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Re: Spin locks

   From: Ulrich Drepper <>
   Date: 04 May 2000 16:00:35 -0700

   Mark Kettenis <> writes:

   > Here's a quick note to let people know that I'm working on
   > implementing the POSIX spin locks that are in the current IEEE
   > Std. 1003.1-200X draft.

   For Hurd this is, I assume.  I've committed the Linux implementation
   some time ago.

Oops, seems I was fooled by LinuxThreads having its own ChangeLog
entry :-(.  My intention was to provide a spin lock implementation for
all platforms.  But since you already implemented them for Linux, I'll
not try to push it :-)

Anyway, I've taken a look at the code in linuxthreads/spinlock.c, but
it looks to me as if your implementation is more like a fast and
simple mutex than a spin lock.  In fact the only different between a
spin lock and a PTHREAD_MUTEX_FAST_NP mutex, is that you avoid the
check of the mutex type.

My understanding of what a spin lock does is:

1. Try to get the lock using some atomic operation.
2. If the lock couldn't be obtained, "spin" that is repeat step 1 for
   say N times, that is, keep actively polling for a while.
3. If the lock is still held by another thread, yield the processor.

The idea is that you use spin locks around operations that would only
take a few cycles.  That means that if you're running on a
multiprocessor machine and find that the lock is held by another
thread, chances are high that the lock will become in the next few
cycles and it is advantagous to actively wait to avoid step 3, which
typically involves one or more system calls.  Of course on a single
processor machine you would set N = 0, since spinning is probably
pointless there.

I don't know the LinuxThreads implementation too well, but I believe
step 3 is terribly expensive on Linux (involving several system
calls).  But there may be reasons why spinning is pointless on SMP Linux.

Anyway, you're welcome to use the Hurd's spin lock implementation if
you like :-).

   > Spin locks should be fast and simple.

   Well, make it an option.  Note that you are always exposing a part of
   the interface: the pthread_spinlock_t type.  If you change this you'll
   have problem anyhow.  If you keep the same structure you'll use the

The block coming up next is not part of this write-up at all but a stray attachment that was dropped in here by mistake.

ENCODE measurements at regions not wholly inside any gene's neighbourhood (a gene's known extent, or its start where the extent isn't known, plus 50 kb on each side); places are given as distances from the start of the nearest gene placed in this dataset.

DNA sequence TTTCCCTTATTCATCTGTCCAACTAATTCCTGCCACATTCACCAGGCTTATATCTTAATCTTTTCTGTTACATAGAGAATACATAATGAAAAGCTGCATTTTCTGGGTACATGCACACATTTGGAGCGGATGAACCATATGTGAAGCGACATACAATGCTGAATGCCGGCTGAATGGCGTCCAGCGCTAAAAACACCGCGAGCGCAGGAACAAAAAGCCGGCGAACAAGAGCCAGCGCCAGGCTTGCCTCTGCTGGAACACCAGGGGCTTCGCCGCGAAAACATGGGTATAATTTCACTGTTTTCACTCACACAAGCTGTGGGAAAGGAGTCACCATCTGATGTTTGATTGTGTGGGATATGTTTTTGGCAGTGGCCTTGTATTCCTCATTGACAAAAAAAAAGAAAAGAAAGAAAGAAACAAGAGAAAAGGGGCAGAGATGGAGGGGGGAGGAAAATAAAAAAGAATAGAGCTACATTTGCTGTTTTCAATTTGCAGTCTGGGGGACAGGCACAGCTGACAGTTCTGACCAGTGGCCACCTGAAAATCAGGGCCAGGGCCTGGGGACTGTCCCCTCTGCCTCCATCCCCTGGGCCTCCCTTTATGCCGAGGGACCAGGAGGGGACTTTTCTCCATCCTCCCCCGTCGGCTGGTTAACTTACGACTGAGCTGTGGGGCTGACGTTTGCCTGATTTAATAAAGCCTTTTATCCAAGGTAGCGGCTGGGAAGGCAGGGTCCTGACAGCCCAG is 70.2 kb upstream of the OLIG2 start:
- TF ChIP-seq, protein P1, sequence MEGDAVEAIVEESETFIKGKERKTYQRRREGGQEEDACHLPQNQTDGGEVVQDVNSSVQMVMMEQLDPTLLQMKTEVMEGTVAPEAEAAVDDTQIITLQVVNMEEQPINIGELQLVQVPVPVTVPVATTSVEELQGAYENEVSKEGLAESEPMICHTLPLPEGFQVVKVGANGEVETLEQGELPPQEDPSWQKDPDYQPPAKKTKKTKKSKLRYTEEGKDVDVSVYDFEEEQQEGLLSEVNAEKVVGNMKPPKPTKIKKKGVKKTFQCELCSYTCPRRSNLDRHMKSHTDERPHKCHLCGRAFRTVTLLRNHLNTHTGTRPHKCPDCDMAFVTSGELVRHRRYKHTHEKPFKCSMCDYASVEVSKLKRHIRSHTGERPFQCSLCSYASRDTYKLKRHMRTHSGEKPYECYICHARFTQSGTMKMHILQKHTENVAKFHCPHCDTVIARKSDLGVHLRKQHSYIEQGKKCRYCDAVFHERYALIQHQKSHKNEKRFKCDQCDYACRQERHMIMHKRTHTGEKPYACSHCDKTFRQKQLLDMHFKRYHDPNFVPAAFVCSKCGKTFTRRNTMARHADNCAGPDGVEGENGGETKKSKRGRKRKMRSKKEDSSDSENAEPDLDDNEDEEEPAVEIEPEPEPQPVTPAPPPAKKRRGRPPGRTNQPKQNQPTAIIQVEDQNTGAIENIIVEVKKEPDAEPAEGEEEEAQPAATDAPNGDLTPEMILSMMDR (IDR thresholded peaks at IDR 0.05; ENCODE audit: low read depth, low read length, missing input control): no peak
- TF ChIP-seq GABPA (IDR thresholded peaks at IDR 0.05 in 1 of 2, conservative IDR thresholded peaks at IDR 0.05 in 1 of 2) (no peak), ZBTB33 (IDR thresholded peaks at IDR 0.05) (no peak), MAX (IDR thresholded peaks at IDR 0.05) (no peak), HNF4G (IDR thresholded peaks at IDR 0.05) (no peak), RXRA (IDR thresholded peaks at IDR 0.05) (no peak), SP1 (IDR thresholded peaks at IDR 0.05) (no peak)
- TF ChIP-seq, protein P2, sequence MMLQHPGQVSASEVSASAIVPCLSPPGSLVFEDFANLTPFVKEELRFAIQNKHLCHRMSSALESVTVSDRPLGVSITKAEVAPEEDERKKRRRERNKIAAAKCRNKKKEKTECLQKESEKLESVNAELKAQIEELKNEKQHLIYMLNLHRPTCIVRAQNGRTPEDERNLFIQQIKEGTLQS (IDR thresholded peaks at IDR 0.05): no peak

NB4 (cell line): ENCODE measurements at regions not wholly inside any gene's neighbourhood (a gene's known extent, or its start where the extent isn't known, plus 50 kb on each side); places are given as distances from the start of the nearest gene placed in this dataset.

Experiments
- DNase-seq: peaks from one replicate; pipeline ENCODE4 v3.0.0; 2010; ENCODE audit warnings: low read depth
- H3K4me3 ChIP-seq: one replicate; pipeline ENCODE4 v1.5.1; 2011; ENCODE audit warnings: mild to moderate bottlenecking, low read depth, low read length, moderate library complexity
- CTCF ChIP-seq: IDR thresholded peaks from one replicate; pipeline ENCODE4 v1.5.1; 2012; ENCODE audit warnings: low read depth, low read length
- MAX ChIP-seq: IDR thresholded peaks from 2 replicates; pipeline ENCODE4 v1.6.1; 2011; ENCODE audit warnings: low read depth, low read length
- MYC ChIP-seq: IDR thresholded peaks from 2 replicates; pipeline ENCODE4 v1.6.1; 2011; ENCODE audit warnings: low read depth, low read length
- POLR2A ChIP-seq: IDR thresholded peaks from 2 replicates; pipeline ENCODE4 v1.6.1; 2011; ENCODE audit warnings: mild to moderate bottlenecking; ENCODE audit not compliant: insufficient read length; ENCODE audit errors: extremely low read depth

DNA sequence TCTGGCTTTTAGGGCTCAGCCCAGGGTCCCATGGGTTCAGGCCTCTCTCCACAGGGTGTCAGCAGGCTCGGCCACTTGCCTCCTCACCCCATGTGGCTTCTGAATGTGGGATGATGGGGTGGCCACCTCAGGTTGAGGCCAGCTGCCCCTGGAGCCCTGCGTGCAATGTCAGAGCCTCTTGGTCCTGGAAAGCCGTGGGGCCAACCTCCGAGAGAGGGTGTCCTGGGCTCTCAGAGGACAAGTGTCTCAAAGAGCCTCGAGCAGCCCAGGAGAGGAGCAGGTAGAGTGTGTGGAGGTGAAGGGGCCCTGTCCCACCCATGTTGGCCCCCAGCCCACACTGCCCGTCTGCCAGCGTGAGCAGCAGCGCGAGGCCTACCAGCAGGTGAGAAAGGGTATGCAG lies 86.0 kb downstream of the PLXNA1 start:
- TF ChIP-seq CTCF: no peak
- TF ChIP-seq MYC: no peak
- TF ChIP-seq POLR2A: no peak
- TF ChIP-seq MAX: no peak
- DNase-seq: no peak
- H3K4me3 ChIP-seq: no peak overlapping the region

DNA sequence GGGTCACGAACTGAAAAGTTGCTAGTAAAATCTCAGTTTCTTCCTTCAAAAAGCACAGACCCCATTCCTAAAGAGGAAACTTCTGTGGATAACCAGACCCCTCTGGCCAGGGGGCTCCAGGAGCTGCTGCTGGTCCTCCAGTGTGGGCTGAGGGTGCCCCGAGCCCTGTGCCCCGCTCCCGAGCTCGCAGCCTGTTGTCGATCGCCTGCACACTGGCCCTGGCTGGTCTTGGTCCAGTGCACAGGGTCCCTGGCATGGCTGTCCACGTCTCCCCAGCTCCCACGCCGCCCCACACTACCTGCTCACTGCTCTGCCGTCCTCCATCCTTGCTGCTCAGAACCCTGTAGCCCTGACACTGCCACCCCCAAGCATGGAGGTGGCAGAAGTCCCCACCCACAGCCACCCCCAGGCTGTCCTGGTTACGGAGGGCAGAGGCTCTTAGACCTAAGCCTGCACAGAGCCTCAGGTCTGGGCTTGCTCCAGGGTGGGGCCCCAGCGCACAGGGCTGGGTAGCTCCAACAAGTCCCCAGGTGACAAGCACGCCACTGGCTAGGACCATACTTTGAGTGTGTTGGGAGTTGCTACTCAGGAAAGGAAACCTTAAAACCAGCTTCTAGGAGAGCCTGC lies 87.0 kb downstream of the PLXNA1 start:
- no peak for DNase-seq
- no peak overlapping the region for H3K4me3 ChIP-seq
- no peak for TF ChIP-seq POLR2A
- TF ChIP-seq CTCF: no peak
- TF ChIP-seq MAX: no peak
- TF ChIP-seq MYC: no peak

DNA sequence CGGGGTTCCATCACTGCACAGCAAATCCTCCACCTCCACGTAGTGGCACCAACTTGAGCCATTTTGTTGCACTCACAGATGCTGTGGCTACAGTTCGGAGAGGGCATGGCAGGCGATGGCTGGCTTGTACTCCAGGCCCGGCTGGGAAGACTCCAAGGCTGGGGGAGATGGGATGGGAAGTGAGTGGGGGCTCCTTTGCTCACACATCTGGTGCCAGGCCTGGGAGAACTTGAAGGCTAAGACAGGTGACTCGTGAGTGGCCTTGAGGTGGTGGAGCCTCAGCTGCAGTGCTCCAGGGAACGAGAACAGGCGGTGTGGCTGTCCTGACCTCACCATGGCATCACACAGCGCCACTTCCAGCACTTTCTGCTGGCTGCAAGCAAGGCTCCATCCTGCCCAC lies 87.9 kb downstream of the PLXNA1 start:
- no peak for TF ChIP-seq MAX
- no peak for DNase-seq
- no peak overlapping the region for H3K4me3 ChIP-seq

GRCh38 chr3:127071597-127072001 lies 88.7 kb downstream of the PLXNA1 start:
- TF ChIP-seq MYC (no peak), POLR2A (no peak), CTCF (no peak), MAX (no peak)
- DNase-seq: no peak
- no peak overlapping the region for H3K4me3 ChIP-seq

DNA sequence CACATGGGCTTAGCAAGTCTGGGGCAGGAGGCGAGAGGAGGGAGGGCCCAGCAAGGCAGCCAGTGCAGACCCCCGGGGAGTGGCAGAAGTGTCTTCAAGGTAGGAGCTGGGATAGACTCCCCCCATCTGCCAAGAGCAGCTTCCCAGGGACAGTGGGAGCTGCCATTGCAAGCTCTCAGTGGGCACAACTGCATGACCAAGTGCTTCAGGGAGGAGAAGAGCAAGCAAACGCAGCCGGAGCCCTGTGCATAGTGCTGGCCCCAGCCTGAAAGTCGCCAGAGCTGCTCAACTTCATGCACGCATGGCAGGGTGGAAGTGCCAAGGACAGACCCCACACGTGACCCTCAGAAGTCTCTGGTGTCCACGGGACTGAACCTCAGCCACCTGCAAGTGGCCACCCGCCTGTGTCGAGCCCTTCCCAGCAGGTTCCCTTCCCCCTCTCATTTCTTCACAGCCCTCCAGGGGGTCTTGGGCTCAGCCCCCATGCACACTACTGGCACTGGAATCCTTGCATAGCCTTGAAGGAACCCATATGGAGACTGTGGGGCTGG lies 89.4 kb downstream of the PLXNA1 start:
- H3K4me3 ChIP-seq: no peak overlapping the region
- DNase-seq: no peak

same algorithms as well (most probably).  There are some more
   advantage in using inlined versions (such as avoiding the lock prefix
   on x86 if you know the application runs on single processor machines).

Hmm, I don't think I completely understand you here.

First, the specification makes it possible to implement spin locks
without exposing anything about the internals (in contrast to mutexes
and condition varibles).  Simply make pthread_spinlock_t a pointer and
let pthread_spin_init allocate the data that's necessary.  That
wouldn't be a terrible smart thing to do I think, which is probably
why you didn't consider it.

Second, I don't see why using inlines helps to avoid using a lock
prefix.  Not inlining would make it possible to compile an optimized
libc for uni-processors.  Inlining would force me to use a lock prefix
if I want to make sure the same binary will work on both single and
multi processor machines.  This issue isn't really relevant since I'm
using xchgl wich doesn't need a lock prefix since the locking id done
implicitly.  It's probably possible to make use btsl like the Linux
kernel does, and drop the lock prefix if we somehow know we're on a
uniprocessor.  But I'm not sure if that would really improve

   Anyhow, there definitely should be an option to turn the inlining off.
   Or better, there should be a flag to turn it on.  The extra sanity
   checks are sometimes really useful.

I think a compile-time flag to choose an alternative spin lock
implementation that does additional sanity checks (and therefore
doesn't do any inlining) would be a good idea, but not a priority (the
LinuxThreads implementation doesn't do it either :-)).  I even think
this could implemented on top of the same pthread_spinlock_t type in a
way that would more-or-less work even if not all code is compiled with
that particular flag.


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